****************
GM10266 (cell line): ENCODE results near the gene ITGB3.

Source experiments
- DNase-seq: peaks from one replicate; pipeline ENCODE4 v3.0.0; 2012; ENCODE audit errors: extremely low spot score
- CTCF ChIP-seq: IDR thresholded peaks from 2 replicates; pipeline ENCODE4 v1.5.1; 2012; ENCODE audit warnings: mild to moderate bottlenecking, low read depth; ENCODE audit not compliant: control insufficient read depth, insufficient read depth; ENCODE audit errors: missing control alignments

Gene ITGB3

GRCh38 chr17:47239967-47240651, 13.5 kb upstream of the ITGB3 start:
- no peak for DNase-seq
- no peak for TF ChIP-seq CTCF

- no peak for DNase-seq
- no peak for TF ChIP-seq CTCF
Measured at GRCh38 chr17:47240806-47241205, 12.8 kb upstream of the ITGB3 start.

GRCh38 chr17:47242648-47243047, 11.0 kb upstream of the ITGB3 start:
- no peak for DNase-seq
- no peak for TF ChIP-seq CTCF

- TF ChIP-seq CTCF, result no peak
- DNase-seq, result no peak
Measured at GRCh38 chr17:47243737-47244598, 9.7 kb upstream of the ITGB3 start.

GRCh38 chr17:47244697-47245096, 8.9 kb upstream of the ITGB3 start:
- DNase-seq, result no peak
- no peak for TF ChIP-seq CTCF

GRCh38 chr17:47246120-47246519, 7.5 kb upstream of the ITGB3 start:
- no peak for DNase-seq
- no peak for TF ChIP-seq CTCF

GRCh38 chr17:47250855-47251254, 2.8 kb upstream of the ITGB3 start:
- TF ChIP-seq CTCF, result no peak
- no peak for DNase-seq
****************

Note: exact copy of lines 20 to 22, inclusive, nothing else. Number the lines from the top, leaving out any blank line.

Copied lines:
- no peak for TF ChIP-seq CTCF

GRCh38 chr17:47246120-47246519, 7.5 kb upstream of the ITGB3 start:
- no peak for DNase-seq